6. Notwithstanding this, can these innovations help to correct the present élitist nature of European citizenship? It should first be recalled that the fact that active citizenship is limited to a very small part of the citizenry - a set of civic groups, lobbies, associations and Brussels-based European umbrella organisations - does not mean that the system is not democratic. Firstly, because active citizenship is rarely widespread in Western societies. Secondly, because, as Kant noticed two centuries ago, all citizens benefit from the mobilisation and vigilance of the more active citizens among them. When journalists, academics or human-rights activists try to get access to the documents of the institutions, and when they go to court to contest the decisions which deny them access, which thus creates the jurisprudence which enlarges the right of access to documents, they conquer rights which benefit all citizens. And even if only very well informed citizens continue to use this faculty, and despite the fact that they often only do it to protect their own interests, this still contributes to hold institutions accountable for the sake of the whole citizenry.
7. Thirdly, mechanisms of information, transparency, consultation..., such as those promoted by the white paper, could contribute to enhance the general level of accountability in the EU. These procedures and principles are sometimes presented as alternatives to the classic instruments of parliamentary scrutiny (Majone 1996, Héritier 1999). A strong analytical distinction between redistributive and regulatory policies is drawn to explain and legitimise the limitation of parliamentary mechanisms in the field of regulatory policies. But two objections can be raised against this argument. First, such a distinction remains difficult to define in practice: several "regulatory" policies imply choices between different values, and have important budgetary consequences. Second, parliamentary and non-parliamentary mechanisms of accountability are, in practice, complementary guarantees (Lord 1998). When institutions become more transparent, when their procedures are more clearly defined, when they improve their information... they not only enhance their vertical accountability to mobilised citizens, they also strengthen their horizontal accountability to the European Parliament.8 Moreover, since some institutions, like the Central bank, are not submitted to electoral control and cannot be sanctioned by elected bodies, these mechanisms are the only ones that can be used by MEPs to hold them accountable (Magnette 2000).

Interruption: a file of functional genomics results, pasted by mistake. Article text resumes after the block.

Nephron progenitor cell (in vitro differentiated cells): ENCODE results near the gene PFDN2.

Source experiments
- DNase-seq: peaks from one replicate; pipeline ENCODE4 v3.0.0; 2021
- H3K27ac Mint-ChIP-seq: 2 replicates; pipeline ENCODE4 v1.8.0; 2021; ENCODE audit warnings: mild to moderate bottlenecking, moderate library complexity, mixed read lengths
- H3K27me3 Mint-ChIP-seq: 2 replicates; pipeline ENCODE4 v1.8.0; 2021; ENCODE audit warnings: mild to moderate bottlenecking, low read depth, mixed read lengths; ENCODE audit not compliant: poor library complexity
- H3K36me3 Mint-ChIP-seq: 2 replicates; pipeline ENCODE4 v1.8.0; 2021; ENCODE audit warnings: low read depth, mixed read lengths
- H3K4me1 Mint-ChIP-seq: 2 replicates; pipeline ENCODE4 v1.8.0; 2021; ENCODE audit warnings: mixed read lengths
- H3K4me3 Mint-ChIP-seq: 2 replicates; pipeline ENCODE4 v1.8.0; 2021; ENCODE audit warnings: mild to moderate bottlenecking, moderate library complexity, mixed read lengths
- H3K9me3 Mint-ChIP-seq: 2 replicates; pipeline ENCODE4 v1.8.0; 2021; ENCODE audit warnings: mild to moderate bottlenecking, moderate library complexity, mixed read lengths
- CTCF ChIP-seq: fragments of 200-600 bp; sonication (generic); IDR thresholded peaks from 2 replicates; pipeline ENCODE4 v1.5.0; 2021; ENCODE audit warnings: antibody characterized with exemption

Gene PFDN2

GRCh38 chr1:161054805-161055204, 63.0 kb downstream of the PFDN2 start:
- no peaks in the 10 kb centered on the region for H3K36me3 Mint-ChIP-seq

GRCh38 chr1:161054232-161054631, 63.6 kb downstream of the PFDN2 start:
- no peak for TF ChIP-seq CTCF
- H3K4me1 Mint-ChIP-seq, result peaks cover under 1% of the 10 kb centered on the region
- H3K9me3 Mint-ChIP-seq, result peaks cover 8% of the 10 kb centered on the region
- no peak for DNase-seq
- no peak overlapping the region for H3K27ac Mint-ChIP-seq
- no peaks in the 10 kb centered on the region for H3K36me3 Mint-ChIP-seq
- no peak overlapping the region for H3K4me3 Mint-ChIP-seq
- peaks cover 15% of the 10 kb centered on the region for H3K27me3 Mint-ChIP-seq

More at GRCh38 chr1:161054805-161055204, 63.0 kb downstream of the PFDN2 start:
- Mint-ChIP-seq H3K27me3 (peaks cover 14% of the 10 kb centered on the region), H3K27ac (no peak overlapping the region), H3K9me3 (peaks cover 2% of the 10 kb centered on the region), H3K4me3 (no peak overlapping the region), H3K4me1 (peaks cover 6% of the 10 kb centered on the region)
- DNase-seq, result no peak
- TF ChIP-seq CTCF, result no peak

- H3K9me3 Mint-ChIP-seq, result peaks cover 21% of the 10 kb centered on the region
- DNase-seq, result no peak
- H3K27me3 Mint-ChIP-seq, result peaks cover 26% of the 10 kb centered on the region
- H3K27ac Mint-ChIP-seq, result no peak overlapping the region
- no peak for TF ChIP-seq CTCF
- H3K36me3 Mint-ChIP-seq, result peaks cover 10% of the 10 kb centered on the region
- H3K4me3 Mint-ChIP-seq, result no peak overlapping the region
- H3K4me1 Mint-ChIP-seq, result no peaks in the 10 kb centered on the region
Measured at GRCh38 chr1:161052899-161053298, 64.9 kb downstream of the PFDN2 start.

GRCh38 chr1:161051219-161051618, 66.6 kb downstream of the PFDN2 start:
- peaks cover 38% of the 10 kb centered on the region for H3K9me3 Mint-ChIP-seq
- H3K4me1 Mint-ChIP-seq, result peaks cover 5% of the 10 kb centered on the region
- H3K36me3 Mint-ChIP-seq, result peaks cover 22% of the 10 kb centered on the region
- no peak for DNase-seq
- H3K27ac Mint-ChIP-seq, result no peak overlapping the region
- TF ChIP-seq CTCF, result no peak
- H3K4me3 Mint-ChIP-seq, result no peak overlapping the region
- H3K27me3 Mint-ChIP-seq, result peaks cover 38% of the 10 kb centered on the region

8. Finally, it should not be forgotten that the instruments of participation promoted by the white paper correspond to a general and long-term evolution of citizenship practices in the Western world. Comparative research initiated in the 1960s has demonstrated that citizens not only want to hold their leaders accountable through elections once every four or five years, but that an increasingly large proportion of them also intends both to scrutinise and to try to influence their leaders during their term of office (Inglehart 1997). "Continuous democracy", combining electoral rights with new kinds of participatory patterns, is a global evolution that cannot be ignored by European institutions.
9. This kind of reform can thus give new opportunities to the most active segments of the citizenry, so that they might make European institutions more accountable and more responsive to their requests. But, as one of the working group which prepared the white paper stated, "Democracies have to create the conditions for an active exercise of citizenship" (Commission 2001b, p. 7). Citizens should not only be given the opportunity to participate, they should also be encouraged to do so. As John Stuart Mill expressed it in the foundational period of British democracy, "the most important point of excellence which any form of government can possess is to promote the virtue and intelligence of the people themselves" (Mill 1861: 226). A system which pretends to be democratic but does not contribute to the cognitive mobilisation of its citizens is a contradiction in terms. It remains necessary to ask whether "European governance" fulfils this ambition, and, if not, how it could do so.
8 See the Report of the working group on Consultation and Participation of Civil Society.